Geophysicists from the University of Maryland studied data from thousands of recorded seismic waves and sound waves traveling through our planet, to search for echoes from the boundary between Earth’s molten core and the solid mantle layer above it.
The echoes led to the discovery of additional widespread, heterogenous structures, mainly areas of suspiciously dense, hot rock in places previously unmapped.
Researchers are not sure about the chemical composition of the structures, and past analysis has only revealed a few limited details about them.
An advanced understanding of their shape might reveal the geologic processes that happen deep under our planet’s surface. Such a discovery could provide crucial information about Earth’s tectonics and evolution.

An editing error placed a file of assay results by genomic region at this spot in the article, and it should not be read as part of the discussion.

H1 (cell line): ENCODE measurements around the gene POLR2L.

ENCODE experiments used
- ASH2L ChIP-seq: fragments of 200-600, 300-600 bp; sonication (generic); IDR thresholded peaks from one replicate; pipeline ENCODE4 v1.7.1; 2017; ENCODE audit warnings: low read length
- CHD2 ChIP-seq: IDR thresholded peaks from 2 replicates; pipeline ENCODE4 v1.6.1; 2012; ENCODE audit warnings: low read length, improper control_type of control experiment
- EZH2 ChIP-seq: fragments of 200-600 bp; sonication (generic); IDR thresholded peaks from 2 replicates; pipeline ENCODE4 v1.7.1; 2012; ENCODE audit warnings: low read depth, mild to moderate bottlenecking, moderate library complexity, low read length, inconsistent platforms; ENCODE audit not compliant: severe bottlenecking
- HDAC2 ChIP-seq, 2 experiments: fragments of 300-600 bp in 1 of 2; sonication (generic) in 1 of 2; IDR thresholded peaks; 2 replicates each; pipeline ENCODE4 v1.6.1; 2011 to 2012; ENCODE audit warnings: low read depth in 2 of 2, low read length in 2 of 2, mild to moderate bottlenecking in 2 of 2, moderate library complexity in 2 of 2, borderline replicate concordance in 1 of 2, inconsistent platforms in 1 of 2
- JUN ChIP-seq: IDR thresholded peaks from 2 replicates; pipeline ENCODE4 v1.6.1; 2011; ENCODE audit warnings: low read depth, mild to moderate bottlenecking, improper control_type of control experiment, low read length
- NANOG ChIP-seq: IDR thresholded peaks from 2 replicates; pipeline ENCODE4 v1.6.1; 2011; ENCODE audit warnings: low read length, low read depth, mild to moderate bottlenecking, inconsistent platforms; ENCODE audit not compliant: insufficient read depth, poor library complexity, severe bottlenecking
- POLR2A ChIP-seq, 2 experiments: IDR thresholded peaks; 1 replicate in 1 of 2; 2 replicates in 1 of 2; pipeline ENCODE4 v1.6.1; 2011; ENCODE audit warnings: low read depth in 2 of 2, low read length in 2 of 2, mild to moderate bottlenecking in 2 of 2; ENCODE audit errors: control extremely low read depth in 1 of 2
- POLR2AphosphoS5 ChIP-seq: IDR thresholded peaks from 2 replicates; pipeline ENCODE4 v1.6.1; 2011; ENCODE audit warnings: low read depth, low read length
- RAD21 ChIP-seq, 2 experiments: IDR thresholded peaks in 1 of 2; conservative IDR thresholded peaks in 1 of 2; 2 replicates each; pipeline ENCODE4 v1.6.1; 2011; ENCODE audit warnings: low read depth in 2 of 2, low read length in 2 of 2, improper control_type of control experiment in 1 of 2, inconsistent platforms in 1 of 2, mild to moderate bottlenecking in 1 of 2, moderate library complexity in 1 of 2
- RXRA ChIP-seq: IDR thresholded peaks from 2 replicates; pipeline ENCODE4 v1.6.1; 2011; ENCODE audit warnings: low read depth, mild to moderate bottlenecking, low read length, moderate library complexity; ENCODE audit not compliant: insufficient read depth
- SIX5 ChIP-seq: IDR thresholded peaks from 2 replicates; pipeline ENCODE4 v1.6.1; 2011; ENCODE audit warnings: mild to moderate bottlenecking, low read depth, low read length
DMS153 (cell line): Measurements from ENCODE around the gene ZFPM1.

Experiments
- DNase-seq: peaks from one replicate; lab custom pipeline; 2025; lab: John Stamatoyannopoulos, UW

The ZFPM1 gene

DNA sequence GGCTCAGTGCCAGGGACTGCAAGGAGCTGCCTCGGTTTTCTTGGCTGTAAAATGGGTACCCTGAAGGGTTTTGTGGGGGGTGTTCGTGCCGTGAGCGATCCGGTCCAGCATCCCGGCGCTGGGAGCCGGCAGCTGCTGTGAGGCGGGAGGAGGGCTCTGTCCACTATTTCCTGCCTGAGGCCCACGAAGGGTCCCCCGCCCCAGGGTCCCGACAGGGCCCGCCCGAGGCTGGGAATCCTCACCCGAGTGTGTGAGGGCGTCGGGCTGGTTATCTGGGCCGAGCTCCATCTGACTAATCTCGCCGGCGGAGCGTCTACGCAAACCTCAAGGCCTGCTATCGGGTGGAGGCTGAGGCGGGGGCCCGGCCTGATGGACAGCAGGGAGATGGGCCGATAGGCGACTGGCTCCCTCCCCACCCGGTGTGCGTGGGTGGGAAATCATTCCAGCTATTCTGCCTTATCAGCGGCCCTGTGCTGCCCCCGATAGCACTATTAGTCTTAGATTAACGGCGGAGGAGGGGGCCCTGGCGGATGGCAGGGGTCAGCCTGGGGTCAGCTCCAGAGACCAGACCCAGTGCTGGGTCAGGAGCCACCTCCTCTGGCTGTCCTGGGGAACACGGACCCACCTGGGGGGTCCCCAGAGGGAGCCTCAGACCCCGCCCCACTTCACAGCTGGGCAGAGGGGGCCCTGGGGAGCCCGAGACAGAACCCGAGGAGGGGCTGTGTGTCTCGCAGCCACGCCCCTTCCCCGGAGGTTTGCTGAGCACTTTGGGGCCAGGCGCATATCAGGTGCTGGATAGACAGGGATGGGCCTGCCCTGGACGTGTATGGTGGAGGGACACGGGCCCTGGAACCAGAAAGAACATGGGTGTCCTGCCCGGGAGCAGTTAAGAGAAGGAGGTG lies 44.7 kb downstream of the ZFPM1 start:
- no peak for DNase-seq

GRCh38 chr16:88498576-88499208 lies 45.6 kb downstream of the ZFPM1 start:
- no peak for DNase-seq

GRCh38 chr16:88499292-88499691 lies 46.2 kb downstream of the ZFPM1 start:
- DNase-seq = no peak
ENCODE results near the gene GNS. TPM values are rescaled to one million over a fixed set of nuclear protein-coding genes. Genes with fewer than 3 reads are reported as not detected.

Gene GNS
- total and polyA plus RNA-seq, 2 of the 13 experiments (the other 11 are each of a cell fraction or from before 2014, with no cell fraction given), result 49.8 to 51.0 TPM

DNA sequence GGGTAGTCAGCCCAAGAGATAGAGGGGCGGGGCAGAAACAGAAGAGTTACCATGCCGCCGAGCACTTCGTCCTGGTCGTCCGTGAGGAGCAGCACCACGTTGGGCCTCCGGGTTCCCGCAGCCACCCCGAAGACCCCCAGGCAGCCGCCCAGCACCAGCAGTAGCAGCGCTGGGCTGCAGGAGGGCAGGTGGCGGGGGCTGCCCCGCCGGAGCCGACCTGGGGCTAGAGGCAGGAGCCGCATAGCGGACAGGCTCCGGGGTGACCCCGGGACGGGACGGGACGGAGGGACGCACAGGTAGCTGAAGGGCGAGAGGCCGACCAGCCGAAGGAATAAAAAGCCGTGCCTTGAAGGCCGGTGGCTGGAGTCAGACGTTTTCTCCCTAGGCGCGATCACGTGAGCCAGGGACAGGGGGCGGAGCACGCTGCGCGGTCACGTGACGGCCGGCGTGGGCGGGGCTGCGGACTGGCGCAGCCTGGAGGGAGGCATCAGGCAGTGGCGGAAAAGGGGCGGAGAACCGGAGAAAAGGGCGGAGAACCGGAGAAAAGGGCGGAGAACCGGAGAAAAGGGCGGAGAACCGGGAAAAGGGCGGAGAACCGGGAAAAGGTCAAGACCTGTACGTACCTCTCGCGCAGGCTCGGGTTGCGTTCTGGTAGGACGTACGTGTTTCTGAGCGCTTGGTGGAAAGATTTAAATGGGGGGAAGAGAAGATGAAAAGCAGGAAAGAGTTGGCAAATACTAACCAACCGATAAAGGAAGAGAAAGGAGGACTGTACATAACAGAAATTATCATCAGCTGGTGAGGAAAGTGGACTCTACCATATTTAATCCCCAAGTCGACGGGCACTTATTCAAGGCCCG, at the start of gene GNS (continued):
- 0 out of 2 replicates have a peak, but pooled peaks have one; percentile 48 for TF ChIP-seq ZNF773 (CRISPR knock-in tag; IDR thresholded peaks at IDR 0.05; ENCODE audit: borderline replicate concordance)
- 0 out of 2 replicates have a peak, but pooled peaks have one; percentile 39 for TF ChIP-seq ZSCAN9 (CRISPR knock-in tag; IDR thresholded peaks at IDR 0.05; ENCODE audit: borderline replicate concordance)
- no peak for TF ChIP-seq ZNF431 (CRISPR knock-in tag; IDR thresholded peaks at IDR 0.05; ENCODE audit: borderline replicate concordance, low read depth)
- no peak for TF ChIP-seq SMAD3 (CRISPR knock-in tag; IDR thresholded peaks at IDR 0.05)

The new research provides the first advanced view of the core-mantle boundary over an extended area in excellent resolution.
The research was published in the journal Science on June 12, 2020.
The scientists analyzed echoes of seismic waves traveling beneath the Pacific Ocean basin. Their work unveiled a previously unknown structure beneath the volcanic Marquesas Islands in the South Pacific. It proved that the structure found beneath the Hawaiian Islands is considerably more massive than previously thought.
Doyeon Kim, a postdoctoral fellow from the UMD Department of Geology and primary author of the study, said: “By looking at thousands of core-mantle boundary echoes at once, instead of focusing on a few at a time, as is usually done, we have gotten a totally new perspective,”
“This is showing us that the core-mantle boundary region has lots of structures that can produce these echoes, and that was something we didn’t realize before because we only had a narrow view,” he added.
Earthquakes produce seismic waves underneath the Earth’s surface that are capable of traveling thousands of miles. When they encounter changes in rock density, composition, or temperature, their speed changes, or, they scatter, thus resulting in detectable echoes.